Any P&H Cetus LV Owners Out There?

The Cetus LV has been highly recommended for someone of my stature (5'4", 115 lbs).

It's a new model, so the only paddler reviews I could find are by people who've demoed it. Would be interested to hear from anyone who's actually paddled a Cetus LV for a while (e.g. multiple trips in varying conditions).

Please note this info request is for the Cetus LV, not the regular Cetus. They are totally different boats.


The River Connection…

– Last Updated: Nov-07-09 10:22 AM EST –

Try giving Dorothy Seddon a call at The River Connection in Hyde Park, NY. I believe she is currently paddling one.

Another option would be getting in touch with paddling instructor Karen Knight who I believe received the the very first Cetus LV delivered to U.S. shores.
FWIW, I doubt either Dorothy or Karen hang out on this board.

The Cetus LV was just released by P&H this year, so I do not know if you are going to find a lot of new owners.

Not owner but time in
They had a Cetus LV at the Downeast Symposium, and Russell Farrow spent some decent time in it for the tidal races. You may want to touch base with him.

John Carmody, out of Booth Bay ME and Sea Cliff Kayakers, has one that he’s been putting people into under a variety of conditions. It may be worth touching base with him.

Hangs out

– Last Updated: Nov-07-09 11:04 AM EST –

TVCs suggestion for reviewers was most apt as both Dorothy & Karen would fall in the petite to mid-petite size range so they would have the best first hand feedback as to how the Cetus LV performs for that size range.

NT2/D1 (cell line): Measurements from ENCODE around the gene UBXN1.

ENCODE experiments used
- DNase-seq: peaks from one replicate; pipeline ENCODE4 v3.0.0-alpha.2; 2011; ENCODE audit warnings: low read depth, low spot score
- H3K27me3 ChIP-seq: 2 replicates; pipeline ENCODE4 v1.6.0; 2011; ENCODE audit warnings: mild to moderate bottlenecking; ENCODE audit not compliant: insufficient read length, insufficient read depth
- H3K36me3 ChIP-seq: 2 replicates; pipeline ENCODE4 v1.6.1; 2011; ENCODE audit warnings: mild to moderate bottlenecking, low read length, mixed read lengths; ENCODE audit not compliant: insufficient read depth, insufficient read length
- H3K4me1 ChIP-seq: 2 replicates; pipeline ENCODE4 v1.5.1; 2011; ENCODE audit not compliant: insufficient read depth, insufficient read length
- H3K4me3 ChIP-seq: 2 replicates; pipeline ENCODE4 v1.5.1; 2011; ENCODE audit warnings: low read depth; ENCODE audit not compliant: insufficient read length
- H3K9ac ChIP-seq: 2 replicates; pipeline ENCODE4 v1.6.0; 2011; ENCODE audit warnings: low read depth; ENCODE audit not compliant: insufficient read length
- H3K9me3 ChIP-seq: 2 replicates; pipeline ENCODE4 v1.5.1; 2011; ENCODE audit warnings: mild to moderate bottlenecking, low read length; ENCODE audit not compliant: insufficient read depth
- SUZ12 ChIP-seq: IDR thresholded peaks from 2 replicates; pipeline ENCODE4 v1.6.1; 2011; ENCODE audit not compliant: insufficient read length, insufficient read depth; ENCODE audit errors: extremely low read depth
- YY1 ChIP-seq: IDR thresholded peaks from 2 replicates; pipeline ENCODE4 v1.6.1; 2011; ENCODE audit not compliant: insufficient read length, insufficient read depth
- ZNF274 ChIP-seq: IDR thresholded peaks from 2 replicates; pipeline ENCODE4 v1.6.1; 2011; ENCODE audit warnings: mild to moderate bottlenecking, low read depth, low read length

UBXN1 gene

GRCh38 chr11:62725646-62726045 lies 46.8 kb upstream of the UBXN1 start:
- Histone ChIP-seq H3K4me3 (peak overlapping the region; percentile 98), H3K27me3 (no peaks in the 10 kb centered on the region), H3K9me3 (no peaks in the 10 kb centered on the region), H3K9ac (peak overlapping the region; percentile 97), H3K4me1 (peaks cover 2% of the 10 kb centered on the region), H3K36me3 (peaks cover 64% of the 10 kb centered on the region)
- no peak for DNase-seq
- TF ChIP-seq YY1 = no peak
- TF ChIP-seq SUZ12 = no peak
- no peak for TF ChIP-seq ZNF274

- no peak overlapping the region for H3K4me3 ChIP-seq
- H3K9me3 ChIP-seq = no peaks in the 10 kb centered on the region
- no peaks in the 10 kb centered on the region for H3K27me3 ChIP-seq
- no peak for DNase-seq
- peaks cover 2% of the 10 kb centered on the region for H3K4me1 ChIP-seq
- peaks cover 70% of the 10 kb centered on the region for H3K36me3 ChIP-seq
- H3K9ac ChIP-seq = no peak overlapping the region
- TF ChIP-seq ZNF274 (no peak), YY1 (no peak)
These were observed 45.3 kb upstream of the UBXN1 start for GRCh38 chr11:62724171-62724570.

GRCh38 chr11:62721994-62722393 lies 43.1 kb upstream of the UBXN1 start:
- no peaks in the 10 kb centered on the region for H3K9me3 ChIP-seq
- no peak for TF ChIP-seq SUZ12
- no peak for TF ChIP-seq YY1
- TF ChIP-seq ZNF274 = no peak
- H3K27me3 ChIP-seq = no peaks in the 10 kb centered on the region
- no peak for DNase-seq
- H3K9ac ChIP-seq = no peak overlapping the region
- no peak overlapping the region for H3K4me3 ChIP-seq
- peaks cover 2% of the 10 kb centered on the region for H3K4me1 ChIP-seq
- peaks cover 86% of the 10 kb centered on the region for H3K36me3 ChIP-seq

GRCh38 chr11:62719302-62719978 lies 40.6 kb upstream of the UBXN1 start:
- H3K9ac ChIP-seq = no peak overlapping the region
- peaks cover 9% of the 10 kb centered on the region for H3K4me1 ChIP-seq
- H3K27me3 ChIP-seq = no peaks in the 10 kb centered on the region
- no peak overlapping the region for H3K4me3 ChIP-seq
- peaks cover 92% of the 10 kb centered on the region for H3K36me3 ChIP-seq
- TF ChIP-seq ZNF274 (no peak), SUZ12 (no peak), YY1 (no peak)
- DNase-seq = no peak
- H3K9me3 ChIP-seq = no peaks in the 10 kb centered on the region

Now bias will weigh in as to who would be the best to give Trillium info as I'm married to one and friends with the other so I think I'll just quit while I'm ahead.

I know that Dorothy doesn't hang out on this board much but obviously Marshall does. ;)

See you on the water,
The River Connection, Inc.
Hyde Park, NY

thanks for all the suggestions!

Intended Use?
While the cockpit sizing, etc. is, I have been told by a paddler of your size, is great, keep in mind its intended use is as an extended touring boat. It makes a nice day/play/weekend boat for someone my size which is 5’ 10" and 175#. I know some paddlers of your size who have and like the Cetus LV very much, but for routine day paddles they tend to use lower volume boats such as NDK Pilgrim and Avocet LV.

There are some innovative boats coming next year from P&H (Aries)designed for day/play/weekend use and in two sizes. If most of your paddling is of that type, you might want to consider waiting to check it out. While I really like my big touring boat when out for more than a long weekend, the benefits of a low volume boat for most day paddles are considerable in my opinion.

This be a point…